Jon Russell was Asia Editor for The Next Web from 2011 to 2014. Originally from the UK, he lives in Bangkok, Thailand. You can find him on T Jon Russell was Asia Editor for The Next Web from 2011 to 2014. Originally from the UK, he lives in Bangkok, Thailand. You can find him on Twitter, Angel List, LinkedIn.
Japanese gaming firm DeNA has announced that it has linked up with publisher Hasbro to bring the Transformers franchise to the 40 million users of its Mobage mobile social games platform.
The news is a significant win for DeNA and one that is likely to help it continue to raise the visibility of Mobage, and its titles, in US, China and other overseas markets.
The first Transformers game is due out later this year (available in all global regions bar Japan, interestingly) but DeNA has larger plans for the franchise. The games giant is promising to release “multiple titles” through the partnership with Habro, which is a three-year long exclusive agreement.
DeNA will hope that the Transformer game series can generate even a small amount of the impact and commercial success of the films, which are the industry’s 7th highest-grossing series of all time. The most recent instalment — Dark Side of the Moon — was a certified box office smash, to date it has earned $1.13 billion worldwide, which makes it the fifth highest-grossing film of all time.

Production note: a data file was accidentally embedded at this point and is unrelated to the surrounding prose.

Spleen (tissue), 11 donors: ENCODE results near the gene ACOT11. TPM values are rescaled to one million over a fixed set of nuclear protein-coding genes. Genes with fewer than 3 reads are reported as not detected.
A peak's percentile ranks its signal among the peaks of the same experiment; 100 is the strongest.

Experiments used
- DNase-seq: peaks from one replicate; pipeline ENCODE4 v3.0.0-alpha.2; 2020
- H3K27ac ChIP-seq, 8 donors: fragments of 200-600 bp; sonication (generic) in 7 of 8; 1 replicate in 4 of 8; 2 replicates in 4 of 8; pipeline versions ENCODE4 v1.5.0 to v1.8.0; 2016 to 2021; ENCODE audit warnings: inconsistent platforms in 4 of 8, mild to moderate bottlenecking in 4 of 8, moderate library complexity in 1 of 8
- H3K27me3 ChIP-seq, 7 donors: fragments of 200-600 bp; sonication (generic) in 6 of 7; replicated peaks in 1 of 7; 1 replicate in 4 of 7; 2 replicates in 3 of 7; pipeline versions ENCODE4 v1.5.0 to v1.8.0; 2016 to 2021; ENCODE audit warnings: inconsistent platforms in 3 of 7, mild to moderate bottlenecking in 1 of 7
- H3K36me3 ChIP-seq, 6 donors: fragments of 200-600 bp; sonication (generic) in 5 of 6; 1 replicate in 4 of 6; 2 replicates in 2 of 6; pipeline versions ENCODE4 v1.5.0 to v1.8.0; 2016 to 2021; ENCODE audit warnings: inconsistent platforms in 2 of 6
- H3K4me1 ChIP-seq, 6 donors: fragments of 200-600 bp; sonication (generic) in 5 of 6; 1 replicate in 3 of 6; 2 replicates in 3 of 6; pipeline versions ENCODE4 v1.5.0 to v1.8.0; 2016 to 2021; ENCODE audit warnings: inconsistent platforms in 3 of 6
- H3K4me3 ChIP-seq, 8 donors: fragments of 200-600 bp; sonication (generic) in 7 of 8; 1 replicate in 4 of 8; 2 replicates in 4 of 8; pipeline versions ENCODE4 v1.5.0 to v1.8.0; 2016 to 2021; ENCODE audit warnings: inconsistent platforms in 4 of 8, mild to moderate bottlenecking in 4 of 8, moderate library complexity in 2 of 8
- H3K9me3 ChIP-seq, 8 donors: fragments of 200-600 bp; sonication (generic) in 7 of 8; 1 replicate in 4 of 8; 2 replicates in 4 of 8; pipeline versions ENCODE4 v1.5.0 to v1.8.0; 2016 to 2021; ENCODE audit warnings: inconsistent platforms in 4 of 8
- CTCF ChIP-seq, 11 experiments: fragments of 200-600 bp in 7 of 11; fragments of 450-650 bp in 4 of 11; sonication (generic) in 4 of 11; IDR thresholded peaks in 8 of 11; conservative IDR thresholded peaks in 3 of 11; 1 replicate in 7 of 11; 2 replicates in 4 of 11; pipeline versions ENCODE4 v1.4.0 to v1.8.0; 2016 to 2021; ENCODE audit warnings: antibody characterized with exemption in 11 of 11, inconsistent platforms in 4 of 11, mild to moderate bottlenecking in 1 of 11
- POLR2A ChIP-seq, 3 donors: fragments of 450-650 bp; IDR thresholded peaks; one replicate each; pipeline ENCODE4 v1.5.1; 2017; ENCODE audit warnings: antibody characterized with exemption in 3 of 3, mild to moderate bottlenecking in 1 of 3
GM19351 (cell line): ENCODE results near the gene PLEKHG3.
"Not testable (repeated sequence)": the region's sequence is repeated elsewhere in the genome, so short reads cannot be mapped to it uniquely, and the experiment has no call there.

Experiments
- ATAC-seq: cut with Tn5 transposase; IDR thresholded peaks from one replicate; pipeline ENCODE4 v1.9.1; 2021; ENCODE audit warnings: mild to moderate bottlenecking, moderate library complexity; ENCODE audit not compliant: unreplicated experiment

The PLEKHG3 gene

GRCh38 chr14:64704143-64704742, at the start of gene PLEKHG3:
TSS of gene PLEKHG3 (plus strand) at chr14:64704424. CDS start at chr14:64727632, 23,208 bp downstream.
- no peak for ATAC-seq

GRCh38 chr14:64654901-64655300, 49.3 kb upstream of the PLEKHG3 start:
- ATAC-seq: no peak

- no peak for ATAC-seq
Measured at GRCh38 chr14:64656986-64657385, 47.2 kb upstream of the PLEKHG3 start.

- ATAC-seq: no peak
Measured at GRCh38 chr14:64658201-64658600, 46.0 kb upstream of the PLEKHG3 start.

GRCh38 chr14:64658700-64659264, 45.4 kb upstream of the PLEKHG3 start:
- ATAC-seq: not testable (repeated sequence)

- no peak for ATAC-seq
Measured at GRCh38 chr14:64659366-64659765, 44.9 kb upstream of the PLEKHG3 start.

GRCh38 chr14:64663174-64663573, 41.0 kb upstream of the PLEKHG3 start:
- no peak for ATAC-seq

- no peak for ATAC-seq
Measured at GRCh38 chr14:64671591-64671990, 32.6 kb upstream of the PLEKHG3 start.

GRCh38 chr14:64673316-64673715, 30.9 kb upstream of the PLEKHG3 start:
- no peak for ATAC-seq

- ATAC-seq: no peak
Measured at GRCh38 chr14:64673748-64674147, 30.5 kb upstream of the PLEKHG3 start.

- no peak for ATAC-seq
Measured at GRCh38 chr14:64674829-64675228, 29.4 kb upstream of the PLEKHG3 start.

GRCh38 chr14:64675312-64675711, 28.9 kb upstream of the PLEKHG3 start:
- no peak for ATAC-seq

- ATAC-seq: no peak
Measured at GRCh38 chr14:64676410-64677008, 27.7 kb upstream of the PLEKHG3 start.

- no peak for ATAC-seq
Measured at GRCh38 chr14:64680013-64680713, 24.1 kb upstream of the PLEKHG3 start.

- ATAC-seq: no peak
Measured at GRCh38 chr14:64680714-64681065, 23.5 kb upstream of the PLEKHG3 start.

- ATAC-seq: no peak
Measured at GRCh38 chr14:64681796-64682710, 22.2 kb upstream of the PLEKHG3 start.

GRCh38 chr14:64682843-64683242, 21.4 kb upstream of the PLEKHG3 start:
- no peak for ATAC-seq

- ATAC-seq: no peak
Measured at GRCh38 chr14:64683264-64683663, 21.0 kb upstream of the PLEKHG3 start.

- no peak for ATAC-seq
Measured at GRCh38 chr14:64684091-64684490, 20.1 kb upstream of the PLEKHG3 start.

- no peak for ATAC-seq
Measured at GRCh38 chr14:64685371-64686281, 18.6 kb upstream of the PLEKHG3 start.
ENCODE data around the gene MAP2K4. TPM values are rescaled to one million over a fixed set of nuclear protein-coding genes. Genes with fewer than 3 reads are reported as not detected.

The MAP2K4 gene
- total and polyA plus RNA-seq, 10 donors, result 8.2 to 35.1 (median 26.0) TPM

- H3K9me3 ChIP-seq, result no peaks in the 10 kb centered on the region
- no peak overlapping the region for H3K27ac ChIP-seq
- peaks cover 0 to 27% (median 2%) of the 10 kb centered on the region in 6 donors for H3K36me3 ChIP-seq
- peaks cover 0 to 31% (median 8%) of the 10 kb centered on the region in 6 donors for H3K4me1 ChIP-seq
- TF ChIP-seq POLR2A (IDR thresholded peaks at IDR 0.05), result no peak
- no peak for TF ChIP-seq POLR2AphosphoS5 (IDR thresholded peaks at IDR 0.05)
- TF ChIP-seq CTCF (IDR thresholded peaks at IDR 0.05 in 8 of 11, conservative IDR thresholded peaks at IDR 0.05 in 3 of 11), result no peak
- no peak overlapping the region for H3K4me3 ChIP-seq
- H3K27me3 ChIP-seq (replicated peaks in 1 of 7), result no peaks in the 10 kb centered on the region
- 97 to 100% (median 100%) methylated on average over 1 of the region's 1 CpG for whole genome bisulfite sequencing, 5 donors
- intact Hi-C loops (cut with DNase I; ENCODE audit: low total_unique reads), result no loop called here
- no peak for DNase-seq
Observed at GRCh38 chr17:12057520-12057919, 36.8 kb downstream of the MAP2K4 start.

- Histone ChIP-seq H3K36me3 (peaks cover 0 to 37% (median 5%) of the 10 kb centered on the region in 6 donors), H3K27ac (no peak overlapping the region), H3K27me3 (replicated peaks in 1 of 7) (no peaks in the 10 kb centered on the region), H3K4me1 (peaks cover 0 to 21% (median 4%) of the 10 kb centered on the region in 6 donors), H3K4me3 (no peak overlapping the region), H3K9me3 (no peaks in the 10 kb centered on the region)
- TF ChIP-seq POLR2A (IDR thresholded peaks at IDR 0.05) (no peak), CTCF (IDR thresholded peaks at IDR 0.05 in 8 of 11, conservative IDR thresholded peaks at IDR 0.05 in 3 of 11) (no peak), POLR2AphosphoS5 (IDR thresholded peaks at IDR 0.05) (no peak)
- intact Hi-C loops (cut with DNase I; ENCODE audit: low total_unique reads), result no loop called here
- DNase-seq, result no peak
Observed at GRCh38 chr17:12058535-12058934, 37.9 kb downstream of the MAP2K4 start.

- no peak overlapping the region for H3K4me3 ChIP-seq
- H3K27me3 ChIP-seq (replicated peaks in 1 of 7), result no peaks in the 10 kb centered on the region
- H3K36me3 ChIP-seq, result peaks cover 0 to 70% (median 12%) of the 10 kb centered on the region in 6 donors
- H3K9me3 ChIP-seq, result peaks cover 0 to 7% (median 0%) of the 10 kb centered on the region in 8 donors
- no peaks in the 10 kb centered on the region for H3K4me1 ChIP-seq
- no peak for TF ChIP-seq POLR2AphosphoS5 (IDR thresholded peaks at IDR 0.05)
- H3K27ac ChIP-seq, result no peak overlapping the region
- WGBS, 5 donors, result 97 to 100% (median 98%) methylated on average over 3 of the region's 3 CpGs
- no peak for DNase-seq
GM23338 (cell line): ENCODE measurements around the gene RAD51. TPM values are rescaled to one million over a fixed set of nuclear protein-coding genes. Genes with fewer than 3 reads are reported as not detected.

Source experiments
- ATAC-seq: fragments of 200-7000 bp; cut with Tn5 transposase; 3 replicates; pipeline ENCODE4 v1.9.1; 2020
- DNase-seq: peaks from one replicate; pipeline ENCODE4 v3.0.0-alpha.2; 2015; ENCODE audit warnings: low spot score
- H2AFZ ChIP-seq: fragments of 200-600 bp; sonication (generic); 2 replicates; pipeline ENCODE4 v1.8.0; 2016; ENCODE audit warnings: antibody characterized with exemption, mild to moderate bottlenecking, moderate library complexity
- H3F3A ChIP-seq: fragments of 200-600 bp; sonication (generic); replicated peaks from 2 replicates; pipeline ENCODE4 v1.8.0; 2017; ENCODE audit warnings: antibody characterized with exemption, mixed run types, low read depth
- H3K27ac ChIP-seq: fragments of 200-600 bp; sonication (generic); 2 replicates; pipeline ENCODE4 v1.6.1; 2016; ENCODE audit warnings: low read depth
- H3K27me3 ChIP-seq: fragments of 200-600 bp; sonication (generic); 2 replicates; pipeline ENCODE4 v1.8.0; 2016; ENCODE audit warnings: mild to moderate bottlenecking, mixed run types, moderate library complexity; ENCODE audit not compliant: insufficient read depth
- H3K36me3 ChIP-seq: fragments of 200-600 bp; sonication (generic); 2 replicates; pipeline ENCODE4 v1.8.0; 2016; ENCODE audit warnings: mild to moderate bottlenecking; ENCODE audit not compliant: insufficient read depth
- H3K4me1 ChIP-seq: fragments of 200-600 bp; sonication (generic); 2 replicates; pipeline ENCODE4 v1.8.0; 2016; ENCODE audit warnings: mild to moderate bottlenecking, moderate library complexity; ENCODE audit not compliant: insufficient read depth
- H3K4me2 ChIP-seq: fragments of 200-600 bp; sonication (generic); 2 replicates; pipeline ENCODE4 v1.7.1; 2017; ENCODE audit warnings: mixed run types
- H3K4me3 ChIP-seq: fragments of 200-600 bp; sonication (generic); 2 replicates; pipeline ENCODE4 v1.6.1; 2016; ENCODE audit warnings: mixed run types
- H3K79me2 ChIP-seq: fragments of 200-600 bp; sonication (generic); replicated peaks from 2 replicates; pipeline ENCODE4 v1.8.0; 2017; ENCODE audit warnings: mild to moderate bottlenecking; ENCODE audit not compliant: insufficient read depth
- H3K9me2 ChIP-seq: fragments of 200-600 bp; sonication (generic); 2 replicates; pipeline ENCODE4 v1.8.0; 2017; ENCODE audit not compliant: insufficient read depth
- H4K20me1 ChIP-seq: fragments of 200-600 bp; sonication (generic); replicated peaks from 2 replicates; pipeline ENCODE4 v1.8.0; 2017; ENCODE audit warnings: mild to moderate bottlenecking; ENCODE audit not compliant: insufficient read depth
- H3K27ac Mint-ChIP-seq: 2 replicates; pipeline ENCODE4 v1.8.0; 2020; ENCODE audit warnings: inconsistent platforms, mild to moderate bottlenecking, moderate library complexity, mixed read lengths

Speaking of the significant of the deal, Neil Young, who is director of DeNA and CEO its subsidiary Ngmoco, said:
Our global platform has continued to thrive and grow, and we’re now investing in major entertainment IP. Transformers is a highly beloved brand, with dynamic characters that are universally cherished by fans. We are excited to bring the Transformers world to life for mobile gamers.
DeNA picked up US-based Ngmoco, the iPhone game publisher, in 2011 in a $400 million deal that established a beach head for the firm in the US. DeNA’s iOS games have been available in the country since March, and it is also making significant progress in China, where it has partnered with a range of influential mobile firms and social networks.
Arch rival GREE is also pushing its US presence after it bought Funzio for $210 million in May, building on the Stateside profile it enjoys courtesy of its 2011 acquisition of game network Openfeint for $104 million. GREE’s global gaming site was recently released in open beta.
Image via Shutterstock / Shamleen
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